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For Men, Eating More Fruits and Vegetables Improves Sperm Function in IVF, but Consumption of Pesticide Residues Harm Sperm

October 20 , 2014
by: ASRM Office of Public Affairs
Published in ASRM Press Release

Honolulu, Hawaii- Today, at the 70th Annual Meeting of the American Society for Reproductive Medicine, researchers from the Harvard School of Public Health and Massachusetts General Hospital present their findings that the consumption fruits and vegetables with high levels of pesticide residue can affect sperm quality, while IVF fertilization rates are better for those men consuming more fruits and vegetables over all. 

In a prospective cohort study, 155 men seen at the Massachusetts General Hospital fertility center between April 2007 and June 2012 completed a food frequency questionnaire. The different fruits and vegetables reported in their diets were noted for having high or low pesticide residue based on USDA reports.  Each participant’s intake of pesticide residues was calculated and the range of intake was divided into quartiles.

The men’s total intake of fruits and vegetables (FVs) and of low-residue FVs was found to be unrelated to semen quality, but men in the top quartile of high-residue FV consumption had a 70% lower motile sperm count and 64% lower number of normally-shaped sperm than men in the lowest quartile of high-residue FV consumption.

When 105 of the participants and their partners were treated with IVF, the researchers found that those who had a greater total fruit and vegetable intake- which included more low-residue FVs- had better fertilization rates with conventional insemination, but not with ICSI.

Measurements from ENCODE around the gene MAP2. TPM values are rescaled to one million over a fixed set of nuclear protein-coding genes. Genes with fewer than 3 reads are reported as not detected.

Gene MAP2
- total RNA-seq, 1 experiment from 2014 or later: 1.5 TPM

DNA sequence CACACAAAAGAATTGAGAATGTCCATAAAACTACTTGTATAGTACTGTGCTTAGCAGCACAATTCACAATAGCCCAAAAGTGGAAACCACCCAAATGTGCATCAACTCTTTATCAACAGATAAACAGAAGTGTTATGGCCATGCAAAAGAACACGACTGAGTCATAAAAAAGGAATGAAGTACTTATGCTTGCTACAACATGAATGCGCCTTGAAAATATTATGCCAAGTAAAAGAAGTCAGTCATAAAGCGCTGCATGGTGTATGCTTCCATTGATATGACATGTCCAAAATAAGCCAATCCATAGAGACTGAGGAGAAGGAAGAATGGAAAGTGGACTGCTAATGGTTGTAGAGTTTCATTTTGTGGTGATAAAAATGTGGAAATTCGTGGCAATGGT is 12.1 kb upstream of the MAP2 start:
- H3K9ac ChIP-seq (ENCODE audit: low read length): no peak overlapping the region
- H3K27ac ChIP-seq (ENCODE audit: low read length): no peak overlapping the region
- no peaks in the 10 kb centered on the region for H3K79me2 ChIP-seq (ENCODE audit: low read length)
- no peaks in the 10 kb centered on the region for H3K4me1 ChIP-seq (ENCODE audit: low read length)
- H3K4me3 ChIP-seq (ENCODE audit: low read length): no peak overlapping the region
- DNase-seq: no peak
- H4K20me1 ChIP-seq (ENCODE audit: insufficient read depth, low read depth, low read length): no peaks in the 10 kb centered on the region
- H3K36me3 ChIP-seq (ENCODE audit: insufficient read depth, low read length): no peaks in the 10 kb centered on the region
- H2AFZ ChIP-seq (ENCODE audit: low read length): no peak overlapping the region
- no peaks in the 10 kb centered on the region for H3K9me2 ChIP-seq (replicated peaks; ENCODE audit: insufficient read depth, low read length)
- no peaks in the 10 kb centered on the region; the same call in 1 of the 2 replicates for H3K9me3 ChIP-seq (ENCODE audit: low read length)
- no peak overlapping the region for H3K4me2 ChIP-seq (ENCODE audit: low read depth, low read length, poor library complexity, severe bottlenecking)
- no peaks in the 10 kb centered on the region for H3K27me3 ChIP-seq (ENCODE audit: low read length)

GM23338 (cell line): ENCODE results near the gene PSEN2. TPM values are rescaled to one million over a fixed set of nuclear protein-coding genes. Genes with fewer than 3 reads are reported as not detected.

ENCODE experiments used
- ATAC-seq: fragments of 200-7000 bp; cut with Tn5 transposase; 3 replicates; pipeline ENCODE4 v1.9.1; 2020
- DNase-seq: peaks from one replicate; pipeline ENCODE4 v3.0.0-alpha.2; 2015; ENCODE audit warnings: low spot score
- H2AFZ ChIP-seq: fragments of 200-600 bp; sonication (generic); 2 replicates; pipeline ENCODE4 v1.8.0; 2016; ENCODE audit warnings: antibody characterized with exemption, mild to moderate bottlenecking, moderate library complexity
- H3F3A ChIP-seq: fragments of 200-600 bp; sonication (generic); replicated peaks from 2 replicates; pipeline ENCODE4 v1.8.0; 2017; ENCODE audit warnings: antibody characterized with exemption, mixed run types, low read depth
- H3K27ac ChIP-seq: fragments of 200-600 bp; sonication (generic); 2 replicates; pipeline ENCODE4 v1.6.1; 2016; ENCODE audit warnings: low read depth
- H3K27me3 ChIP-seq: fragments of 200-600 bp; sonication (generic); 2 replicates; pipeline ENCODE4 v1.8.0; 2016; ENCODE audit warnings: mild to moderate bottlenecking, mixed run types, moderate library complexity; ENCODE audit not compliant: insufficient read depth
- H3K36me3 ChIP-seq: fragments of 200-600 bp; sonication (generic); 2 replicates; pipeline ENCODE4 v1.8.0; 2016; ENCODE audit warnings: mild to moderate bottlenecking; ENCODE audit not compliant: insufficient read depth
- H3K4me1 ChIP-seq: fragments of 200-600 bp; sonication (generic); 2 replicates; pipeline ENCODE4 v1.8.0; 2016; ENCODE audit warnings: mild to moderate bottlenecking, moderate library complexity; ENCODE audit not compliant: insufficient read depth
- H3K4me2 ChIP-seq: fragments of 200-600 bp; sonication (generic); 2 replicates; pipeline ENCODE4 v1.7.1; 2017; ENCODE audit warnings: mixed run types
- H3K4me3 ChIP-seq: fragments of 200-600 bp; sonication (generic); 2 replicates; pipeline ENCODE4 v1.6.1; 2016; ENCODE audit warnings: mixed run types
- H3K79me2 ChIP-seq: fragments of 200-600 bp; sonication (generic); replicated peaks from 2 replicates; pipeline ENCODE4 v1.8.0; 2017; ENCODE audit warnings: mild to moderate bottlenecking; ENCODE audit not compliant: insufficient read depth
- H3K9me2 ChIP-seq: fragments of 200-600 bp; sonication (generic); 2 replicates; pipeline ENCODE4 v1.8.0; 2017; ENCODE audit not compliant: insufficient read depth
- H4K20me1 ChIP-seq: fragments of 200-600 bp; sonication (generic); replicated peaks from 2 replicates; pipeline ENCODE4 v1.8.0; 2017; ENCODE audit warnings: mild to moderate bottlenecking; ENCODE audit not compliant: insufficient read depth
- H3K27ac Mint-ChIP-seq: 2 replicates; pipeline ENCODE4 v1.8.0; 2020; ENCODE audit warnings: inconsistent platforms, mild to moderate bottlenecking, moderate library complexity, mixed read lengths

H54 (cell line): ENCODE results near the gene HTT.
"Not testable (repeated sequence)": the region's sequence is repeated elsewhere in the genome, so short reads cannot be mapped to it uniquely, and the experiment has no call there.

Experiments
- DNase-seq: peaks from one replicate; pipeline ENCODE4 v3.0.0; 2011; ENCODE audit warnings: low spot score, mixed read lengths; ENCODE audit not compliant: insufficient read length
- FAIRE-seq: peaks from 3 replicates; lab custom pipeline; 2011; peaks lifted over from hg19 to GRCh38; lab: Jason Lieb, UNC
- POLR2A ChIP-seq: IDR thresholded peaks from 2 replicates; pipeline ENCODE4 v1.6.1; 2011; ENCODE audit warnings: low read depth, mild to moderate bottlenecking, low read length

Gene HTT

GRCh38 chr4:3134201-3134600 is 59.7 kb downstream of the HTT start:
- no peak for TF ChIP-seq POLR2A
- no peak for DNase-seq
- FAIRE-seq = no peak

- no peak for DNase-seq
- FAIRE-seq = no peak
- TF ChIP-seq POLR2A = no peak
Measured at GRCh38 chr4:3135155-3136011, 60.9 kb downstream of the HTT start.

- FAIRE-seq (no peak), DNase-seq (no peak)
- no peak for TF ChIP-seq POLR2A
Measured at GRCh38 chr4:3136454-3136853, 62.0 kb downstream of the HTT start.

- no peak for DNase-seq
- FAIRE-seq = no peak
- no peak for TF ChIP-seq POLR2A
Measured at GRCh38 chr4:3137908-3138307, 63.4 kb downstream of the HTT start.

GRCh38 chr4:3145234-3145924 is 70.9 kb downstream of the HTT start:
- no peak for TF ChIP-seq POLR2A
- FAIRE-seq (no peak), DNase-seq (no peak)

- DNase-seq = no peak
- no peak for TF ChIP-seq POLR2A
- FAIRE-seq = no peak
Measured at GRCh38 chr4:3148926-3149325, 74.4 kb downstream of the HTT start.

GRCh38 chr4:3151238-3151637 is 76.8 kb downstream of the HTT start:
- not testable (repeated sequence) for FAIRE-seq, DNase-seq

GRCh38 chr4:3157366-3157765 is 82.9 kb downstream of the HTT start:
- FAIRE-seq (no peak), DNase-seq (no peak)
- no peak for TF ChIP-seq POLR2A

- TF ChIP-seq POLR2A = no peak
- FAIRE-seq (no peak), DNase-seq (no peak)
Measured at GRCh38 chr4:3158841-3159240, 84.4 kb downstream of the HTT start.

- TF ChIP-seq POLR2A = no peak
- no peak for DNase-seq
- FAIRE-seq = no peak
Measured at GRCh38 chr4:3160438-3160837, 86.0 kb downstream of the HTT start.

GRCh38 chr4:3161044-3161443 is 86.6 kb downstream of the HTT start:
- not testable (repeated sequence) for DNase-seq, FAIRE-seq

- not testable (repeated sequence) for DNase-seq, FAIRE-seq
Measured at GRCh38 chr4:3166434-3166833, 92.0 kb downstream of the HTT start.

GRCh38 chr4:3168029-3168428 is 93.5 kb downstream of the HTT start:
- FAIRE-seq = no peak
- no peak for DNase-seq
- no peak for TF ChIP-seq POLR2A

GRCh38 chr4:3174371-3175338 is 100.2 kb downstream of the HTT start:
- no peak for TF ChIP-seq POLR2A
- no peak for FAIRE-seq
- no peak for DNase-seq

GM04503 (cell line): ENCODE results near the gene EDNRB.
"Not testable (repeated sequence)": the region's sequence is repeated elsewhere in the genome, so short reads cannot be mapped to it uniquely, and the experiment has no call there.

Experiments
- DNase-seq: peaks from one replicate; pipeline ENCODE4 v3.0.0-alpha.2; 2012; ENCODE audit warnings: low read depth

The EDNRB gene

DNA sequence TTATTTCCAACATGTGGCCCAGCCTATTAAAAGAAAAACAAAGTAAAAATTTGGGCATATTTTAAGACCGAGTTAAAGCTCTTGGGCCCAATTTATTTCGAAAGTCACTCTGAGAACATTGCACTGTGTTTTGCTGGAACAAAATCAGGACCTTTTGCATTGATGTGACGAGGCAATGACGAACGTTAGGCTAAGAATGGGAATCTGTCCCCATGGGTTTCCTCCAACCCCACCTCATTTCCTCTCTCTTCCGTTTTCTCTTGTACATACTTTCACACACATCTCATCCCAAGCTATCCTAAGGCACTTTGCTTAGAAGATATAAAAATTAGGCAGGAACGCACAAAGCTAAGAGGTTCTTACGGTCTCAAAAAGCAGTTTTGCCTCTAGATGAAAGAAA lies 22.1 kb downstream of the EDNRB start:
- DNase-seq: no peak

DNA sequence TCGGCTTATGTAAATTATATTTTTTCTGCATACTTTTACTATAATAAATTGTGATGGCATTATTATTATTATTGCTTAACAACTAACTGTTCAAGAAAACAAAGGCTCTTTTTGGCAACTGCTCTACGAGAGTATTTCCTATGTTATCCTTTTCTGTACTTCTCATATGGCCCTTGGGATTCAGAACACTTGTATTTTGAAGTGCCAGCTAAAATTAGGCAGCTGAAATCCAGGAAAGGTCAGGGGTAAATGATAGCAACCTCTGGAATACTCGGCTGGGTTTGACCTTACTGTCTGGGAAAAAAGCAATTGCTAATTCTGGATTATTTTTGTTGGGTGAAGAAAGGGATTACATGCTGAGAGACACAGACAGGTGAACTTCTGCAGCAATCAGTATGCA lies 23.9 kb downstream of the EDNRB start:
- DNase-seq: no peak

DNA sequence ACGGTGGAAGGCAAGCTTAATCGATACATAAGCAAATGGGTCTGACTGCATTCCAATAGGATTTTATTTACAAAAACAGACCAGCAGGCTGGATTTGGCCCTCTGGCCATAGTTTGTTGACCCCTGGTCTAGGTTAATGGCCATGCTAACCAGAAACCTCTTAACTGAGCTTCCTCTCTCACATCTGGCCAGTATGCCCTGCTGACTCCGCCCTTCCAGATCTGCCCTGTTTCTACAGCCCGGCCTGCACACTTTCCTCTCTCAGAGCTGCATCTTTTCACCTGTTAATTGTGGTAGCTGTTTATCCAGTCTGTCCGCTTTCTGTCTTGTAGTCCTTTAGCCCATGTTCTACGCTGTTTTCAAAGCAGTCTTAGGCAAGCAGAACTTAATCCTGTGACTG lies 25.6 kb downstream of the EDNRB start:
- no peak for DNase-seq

Paul J. Turek, MD, FACS, President of the Society for Male Reproduction and Infertility, remarked, “Men who want to optimize their reproductive health need to take care take care to choose fruits and vegetables grown with lower levels of pesticides, which are less contaminated.  Nutrition is important to good reproductive health, but food that is good for you can contain other substances, not so good for you.”  

O-20 YH Chiu et al, “Fruit and Vegetable Intake and Their Pesticide Residues in Relation to Semen Quality and Fertilization Rates Among Subfertile Men” 

Related:  Vegetarian Men Have Reduced Sperm Density and Motility Compared to Non-Vegetarians

Researchers from Loma Linda University School of Medicine in California have found that vegetarians have significantly poorer sperm concentration and motility than non-vegetarians.  In a retrospective study, results from semen analyses conducted between 2009 and 2013 on 26 vegetarians, 5 vegans, and 443 non-vegetarians were compared.  Vegetarians had significantly lower average sperm concentrations(51 million/milliliter vs. 70 million/milliliter) than the non-vegetarians and lower average sperm motility (33% vs. 58%), however their results were not classified in the infertile range.  Vegans’ results were similar to vegetarians.  There was no difference in sperm progression or the results of sperm function and DNA integrity tests between the groups.  All the groups’ sperm morphology fell into the normal range.  While more research is needed, the researchers postulate that estrogenic compounds and/or chemical residues in the vegetarians’ diets could be a cause for poorer sperm parameters.

P-408 EM Orzylowska et al, “Decreased Sperm Concentration and Motility in a Subpopulation of Vegetarian Males at a Designated Blue Zone Geographic Region” 


The American Society for Reproductive Medicine, founded in 1944, is an organization of more than 7,000 physicians, researchers, nurses, technicians and other professionals dedicated to advancing knowledge and expertise in reproductive biology.  Affiliated societies include the Society for Assisted Reproductive Technology, the Society for Male Reproduction and Urology, the Society for Reproductive Endocrinology and Infertility, the Society of Reproductive Surgeons and the Society of Reproductive Biologists and Technologists. 

For more information on these press releases, contact: 

J. Benjamin Younger Office of Public Affairs
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Washington, DC 20024-2188
Tel: (202) 863-2494/Fax: (202) 484-4039


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